Figure 1 Comparison of cumulative (cum) progression-free survival (PFS) between ER+/HER2− metastatic breast cancer (MBC) patients receiving endocrine therapy (ET) versus chemotherapy (CT) as first-line treatment.
Table 2
Table 2 Therapeutic effects
Full table

To explore factors that affected the ORR, we combined all potential factors into a single factor and used multivariate logistic regression analysis. It showed that bone metastasis and first-line treatment (ET or CT) had significantly affected ORR (14.9% vs. 42.6%, P=0.008, OR =0.185; 37.5% vs. 2.6%, P=0.025, OR =0.079). In multivariate Cox regression analysis, patients with more than two metastatic sites had a shorter PFS than patients with less than or equal to two metastatic sites, which amounted to 7.5 and 14.5 months, respectively (P=0.031, HR =1.714) (Figure 2, Table 3).

Figure 2 Comparison of cumulative (cum) progression-free survival (PFS) between patients with more than two metastatic sites and less than or equal to two metastatic sites, accounting for 7.5 and 14.5 months, respectively (P=0.031, HR =1.714).
Table 3
Table 3 The effect of clinicopathological characteristics on ORR and PFS
Full table

Then patients with CT were further stratified according to maintenance ET (MET) after CT. Patients on MET had significantly longer PFS (14.3, 95% CI, 14.9–19.7) months than those not on MET (7.5, 95% CI, 5.2–9.9) months, or those on ET as first-line therapy (11.8, 95% CI, 8.3–15.3) months (P=0.003) (Figure 3).

Figure 3 Patients on chemotherapy (CT) were further stratified. Those who received maintenance endocrine therapy (MET) had significantly longer median PFS [14.3 (95% CI, 14.9–19.7) months] compared with those who did not receive MET [7.5 (95% CI, 5.2–9.9) months] or endocrine therapy (ET) as the first-line therapy [11.8 (95% CI, 8.3–15.3) months] (P=0.003).

Patients receiving CT had more frequent liver and visceral metastasis. In addition, the duration of adjuvant ET less than 2 years indicates primary ET resistance. Therefore, we further analyzed PFS in ET and CT subgroups of liver, visceral metastasis, and duration of adjuvant ET of less or more than 2 years. We found no significant difference of PFS in any of these ET and CT subgroups (Table 4).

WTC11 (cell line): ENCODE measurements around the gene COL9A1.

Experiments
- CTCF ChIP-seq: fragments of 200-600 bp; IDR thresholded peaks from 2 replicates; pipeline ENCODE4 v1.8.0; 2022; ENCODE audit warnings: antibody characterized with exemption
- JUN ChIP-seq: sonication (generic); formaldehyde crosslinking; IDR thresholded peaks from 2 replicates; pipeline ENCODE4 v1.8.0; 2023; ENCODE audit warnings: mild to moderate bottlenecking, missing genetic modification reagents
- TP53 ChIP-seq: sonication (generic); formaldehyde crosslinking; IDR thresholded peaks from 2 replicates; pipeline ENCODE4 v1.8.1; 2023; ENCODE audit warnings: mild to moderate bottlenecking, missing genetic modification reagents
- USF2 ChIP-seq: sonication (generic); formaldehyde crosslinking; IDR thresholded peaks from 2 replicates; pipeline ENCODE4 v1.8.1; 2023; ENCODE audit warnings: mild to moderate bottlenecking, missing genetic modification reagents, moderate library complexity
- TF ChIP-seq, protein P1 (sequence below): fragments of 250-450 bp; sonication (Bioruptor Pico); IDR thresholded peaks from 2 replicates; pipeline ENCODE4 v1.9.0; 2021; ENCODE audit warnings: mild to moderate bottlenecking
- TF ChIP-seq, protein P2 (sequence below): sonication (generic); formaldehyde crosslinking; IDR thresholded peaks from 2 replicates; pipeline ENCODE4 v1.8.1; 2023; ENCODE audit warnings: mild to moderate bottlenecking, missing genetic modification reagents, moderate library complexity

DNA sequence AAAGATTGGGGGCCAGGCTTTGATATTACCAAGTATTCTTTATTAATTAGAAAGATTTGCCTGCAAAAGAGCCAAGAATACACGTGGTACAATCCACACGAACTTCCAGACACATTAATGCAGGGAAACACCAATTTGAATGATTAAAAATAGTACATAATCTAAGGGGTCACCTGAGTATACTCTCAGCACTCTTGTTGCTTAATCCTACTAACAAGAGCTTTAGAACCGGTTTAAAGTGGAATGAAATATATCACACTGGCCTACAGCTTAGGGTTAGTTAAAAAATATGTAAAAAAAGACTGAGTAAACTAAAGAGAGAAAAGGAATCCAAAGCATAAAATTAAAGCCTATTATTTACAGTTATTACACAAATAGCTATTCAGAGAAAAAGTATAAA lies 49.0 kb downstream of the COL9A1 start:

Table 4
Table 4 Progression-free survival in the subgroups
Full table


In our study, more than two-thirds of patients with adjuvant ETR received CT in real-world clinical practice. ET is recommended for the patients with ER+/HER2− breast cancer except in cases of rapidly progressive, symptomatic disease, or visceral metastasis at risk of end-organ dysfunction (often termed visceral crisis) (13). Patients with ETR had a greatly decreased CBR with ET, from approximately 70% with first-line therapy to 30% for following lines of therapy. Therefore, ETR is one of the clinical concerns that impacts therapeutic choice. Our finding was also confirmed in a previous report of first-line treatment for patients with MBC in China, in which they showed that HR+ patients who received first-line CT accounted for 97.7% (589/603), while only 1% of patients received ET. That is the reality in China, where a large proportion of ER+/HER2− patients receive CT as first-line treatment.

In our study, more patients with invasive ductal carcinoma, higher histologic grade, liver or visceral metastasis received CT. All these factors were associated with a poor prognosis. However, we found that PFS was not significantly different between patients administered ET and those who received CT (P=0.667). The above factors did not significantly affect the ORR or PFS. The main international guidelines recommend ET as first-line treatment in HR+/HER2− MBC (14,15), which has the same survival benefit with less toxicity and better quality of life compared with CT (14-16). CT is not recommended as first-line therapy for ER+/HER2− breast cancer, even in patients with adjuvant ETR.

Most patients with ET in our study received AIs, which are effective in patients with tamoxifen-resistant MBC as second-line treatment in postmenopausal MBC patients (17). AIs decrease estrogen levels by inhibiting biosynthesis of estrogen (18), which is different from an estrogen receptor modulator (19). In our study, most of the patients who were administered ET (71.8%) received tamoxifen or toremifene in the adjuvant setting. This partly explained the clinical benefit in patients with ETR. Therefore, it is recommended to consider second- and third-line ET for ER+/HER2− patients who have no urgent need for CT.